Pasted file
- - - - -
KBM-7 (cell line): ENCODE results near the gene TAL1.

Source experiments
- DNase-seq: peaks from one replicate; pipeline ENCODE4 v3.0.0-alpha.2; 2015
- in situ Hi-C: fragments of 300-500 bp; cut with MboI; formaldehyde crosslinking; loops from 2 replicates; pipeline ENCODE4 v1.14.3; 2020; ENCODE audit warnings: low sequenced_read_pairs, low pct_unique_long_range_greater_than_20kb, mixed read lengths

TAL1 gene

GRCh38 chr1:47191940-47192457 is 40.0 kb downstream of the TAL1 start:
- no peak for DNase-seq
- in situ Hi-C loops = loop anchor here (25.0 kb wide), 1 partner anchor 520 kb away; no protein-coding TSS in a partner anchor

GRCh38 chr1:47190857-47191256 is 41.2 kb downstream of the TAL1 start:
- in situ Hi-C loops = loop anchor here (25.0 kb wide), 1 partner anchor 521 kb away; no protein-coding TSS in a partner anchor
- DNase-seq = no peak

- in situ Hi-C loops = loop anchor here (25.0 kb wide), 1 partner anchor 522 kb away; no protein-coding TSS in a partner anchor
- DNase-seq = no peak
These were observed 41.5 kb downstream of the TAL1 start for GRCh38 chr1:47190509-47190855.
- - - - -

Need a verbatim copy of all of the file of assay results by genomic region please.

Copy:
KBM-7 (cell line): ENCODE results near the gene TAL1.

Source experiments
- DNase-seq: peaks from one replicate; pipeline ENCODE4 v3.0.0-alpha.2; 2015
- in situ Hi-C: fragments of 300-500 bp; cut with MboI; formaldehyde crosslinking; loops from 2 replicates; pipeline ENCODE4 v1.14.3; 2020; ENCODE audit warnings: low sequenced_read_pairs, low pct_unique_long_range_greater_than_20kb, mixed read lengths

TAL1 gene

GRCh38 chr1:47191940-47192457 is 40.0 kb downstream of the TAL1 start:
- no peak for DNase-seq
- in situ Hi-C loops = loop anchor here (25.0 kb wide), 1 partner anchor 520 kb away; no protein-coding TSS in a partner anchor

GRCh38 chr1:47190857-47191256 is 41.2 kb downstream of the TAL1 start:
- in situ Hi-C loops = loop anchor here (25.0 kb wide), 1 partner anchor 521 kb away; no protein-coding TSS in a partner anchor
- DNase-seq = no peak

- in situ Hi-C loops = loop anchor here (25.0 kb wide), 1 partner anchor 522 kb away; no protein-coding TSS in a partner anchor
- DNase-seq = no peak
These were observed 41.5 kb downstream of the TAL1 start for GRCh38 chr1:47190509-47190855.